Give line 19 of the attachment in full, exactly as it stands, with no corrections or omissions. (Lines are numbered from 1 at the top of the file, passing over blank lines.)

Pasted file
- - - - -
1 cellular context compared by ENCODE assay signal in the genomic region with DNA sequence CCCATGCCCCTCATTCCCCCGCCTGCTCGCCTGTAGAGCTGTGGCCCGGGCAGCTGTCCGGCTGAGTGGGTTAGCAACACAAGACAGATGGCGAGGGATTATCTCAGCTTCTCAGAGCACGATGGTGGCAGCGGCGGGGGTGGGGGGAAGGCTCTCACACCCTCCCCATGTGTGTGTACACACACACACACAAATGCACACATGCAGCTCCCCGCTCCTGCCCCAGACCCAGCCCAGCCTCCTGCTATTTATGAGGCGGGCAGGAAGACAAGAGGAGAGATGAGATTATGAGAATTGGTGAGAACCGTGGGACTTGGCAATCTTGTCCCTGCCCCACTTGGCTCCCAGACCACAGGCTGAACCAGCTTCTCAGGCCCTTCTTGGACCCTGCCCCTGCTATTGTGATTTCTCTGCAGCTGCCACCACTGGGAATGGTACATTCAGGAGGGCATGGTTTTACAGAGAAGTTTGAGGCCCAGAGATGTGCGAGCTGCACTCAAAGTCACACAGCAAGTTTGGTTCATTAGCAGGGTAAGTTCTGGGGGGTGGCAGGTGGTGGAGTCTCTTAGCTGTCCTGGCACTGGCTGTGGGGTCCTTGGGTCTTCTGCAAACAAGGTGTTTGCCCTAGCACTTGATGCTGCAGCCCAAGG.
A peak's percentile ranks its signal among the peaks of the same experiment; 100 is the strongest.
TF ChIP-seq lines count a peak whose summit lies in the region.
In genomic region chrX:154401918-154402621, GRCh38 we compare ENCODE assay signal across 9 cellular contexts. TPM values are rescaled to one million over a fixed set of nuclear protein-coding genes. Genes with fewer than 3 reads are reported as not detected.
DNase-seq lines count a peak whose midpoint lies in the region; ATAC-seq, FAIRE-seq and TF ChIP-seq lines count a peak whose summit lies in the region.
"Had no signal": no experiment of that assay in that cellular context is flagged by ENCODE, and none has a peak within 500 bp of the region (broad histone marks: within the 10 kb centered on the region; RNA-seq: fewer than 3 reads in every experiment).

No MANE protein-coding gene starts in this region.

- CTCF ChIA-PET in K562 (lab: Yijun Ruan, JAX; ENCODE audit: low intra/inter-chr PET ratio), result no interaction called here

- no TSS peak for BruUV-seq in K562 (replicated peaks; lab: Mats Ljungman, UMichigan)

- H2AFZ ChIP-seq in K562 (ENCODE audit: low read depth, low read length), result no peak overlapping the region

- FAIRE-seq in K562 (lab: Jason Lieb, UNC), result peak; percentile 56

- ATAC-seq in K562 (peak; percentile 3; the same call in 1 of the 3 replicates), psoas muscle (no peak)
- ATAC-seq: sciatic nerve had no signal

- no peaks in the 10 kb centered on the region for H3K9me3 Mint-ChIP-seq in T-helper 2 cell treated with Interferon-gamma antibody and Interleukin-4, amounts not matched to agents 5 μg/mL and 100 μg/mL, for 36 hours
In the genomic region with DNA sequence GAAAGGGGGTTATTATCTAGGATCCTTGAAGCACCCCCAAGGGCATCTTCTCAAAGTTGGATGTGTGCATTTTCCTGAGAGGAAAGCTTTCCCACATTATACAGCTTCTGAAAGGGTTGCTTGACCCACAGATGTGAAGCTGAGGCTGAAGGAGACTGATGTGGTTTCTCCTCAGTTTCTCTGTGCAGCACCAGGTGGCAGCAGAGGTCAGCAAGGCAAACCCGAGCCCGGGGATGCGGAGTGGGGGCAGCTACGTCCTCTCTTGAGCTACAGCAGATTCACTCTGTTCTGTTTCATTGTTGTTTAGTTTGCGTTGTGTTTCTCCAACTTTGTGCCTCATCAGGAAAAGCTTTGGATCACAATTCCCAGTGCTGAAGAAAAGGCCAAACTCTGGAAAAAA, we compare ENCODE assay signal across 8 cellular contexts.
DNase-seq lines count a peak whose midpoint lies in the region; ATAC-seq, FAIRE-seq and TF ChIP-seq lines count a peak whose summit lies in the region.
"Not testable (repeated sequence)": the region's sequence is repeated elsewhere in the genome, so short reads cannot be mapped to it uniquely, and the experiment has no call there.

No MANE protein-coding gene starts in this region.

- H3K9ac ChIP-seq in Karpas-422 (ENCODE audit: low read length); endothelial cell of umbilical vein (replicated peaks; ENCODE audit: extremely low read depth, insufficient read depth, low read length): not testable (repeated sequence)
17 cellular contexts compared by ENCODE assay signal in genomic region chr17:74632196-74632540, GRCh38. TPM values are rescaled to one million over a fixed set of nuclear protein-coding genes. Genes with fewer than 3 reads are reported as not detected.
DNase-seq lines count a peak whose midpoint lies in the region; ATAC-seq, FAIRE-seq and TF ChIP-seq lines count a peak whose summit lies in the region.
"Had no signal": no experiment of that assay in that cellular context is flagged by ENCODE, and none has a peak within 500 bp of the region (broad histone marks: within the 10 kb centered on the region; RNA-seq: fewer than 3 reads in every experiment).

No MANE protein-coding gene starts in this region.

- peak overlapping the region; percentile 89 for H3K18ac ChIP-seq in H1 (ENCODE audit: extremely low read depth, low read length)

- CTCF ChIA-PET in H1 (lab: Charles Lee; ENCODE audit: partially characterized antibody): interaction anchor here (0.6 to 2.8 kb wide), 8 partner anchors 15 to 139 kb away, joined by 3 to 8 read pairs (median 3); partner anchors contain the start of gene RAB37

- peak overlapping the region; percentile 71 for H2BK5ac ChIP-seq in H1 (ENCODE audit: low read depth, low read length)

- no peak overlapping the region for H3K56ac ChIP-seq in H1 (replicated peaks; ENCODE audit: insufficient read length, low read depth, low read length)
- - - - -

- H3K9ac ChIP-seq in Karpas-422 (ENCODE audit: low read length); endothelial cell of umbilical vein (replicated peaks; ENCODE audit: extremely low read depth, insufficient read depth, low read length): not testable (repeated sequence)